11. Acute aquatic toxicity of nine alcohol ethoxylate surfactants to fathead minnow and Daphnia magna

    SciTech Connect

    Wong, D.C.L.; Dorn, P.B.; Chai, E.Y.

    1995-12-31

    The aquatic toxicity of nine commercial-grade alcohol ethoxylate surfactants was studied in acute exposures to fathead minnow (Pimephales promelas) and Daphnia magna. All studies were conducted in accordance with USEPA TSCA Good Laboratory Practice Standards. Mean measured surfactant concentrations in exposure solutions showed good agreement with nominal concentrations for both fathead minnow and daphnid tests. Surfactant recoveries ranged from 59 to 97% and 67 to 106% in the fathead minnow and daphnid solutions, respectively. The response of both species to the surfactants was generally similar with the daphnids being slightly more sensitive to a few surfactants. Surfactant toxicity tended to increase with increasing alkyl chain lengths. The effect of low average EO groups on increased surfactant toxicity was more evident in the daphnid exposures. Quantitative structure-activity relationship (QSAR) models were developed form the data which relates surfactant structure to toxicity. The models predict increasing toxicity with decreasing EO number and increasing alkyl chain length. The models also indicate that alkyl chain length has a greater effect on toxicity than EO groups. Further, the models indicate that both species did not differ markedly in their sensitivity to alkyl chain length effects, while the number of EO groups had a stronger effect on daphnids than fathead minnow. Good agreement was found between QSAR model-predicted toxicity and reported toxicity values from the literature for several surfactants previously studied.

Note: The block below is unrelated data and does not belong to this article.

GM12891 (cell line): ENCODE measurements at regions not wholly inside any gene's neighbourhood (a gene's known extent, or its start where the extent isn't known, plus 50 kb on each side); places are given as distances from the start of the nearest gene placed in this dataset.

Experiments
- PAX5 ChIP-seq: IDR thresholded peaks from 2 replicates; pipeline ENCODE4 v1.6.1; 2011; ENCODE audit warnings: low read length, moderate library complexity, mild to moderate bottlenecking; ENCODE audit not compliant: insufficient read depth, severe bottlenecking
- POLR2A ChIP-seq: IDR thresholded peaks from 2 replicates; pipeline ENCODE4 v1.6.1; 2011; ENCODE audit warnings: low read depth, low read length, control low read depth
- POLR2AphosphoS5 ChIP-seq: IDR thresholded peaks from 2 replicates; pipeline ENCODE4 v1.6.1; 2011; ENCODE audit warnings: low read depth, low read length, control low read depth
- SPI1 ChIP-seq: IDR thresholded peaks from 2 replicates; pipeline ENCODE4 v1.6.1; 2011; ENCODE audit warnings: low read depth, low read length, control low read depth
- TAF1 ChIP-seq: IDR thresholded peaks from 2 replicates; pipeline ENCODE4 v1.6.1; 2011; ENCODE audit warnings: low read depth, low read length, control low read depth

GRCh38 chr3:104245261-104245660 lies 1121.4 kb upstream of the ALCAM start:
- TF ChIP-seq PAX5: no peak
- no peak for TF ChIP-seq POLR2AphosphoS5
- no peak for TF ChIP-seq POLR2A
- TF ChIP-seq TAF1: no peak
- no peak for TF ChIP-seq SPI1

12. Development of a salinity/toxicity relationship to predict acute toxicity of saline waters to freshwater organisms. Interim final report, June 1990-March 1992

    SciTech Connect

    Mount, D.R.; Gulley, D.D.

    1992-04-01

    Discharge of produced water to surface waters is generally regulated as part of the NPDES permit problem and, therefore, may be subject to discharge limits for aquatic toxicity. Most produced waters contain elevated (relative to fresh water) concentrations of major ions (e.g., sodium, chloride) that can be toxic to fresh water organisms regardless of other organic and inorganic constituents. The objective of the research was to develop a Salinity/Toxicity Relationship (STR) that predicts the acute toxicity of saline waters to freshwater organisms based on the concentrations of major ions in solution. Laboratory toxicity tests were conducted to measure the acute toxicity of major ions to three freshwater species (Ceriodaphnia dubia, Daphnia magna, and fathead minnows). These laboratory toxicity data were then incorporated into multi-variate logistic regression equations that predict the acute toxicity of any combination of major ions. Logistic regression equations represented the toxicity data quite well, generally explaining in excess of 80 percent of the overall variance in survival. Application of the Ceriodaphnia STR to field data collected from surface waters receiving produced water discharges showed very strong correlation of STR predictions with the results of toxicity tests conducted on field-collected samples.

  13. Fibroblast radiosensitivity versus acute and late normal skin responses in patients treated for breast cancer

    SciTech Connect

    Brock, W.A.; Wike, J.; Tucker, S.L.

    1995-07-30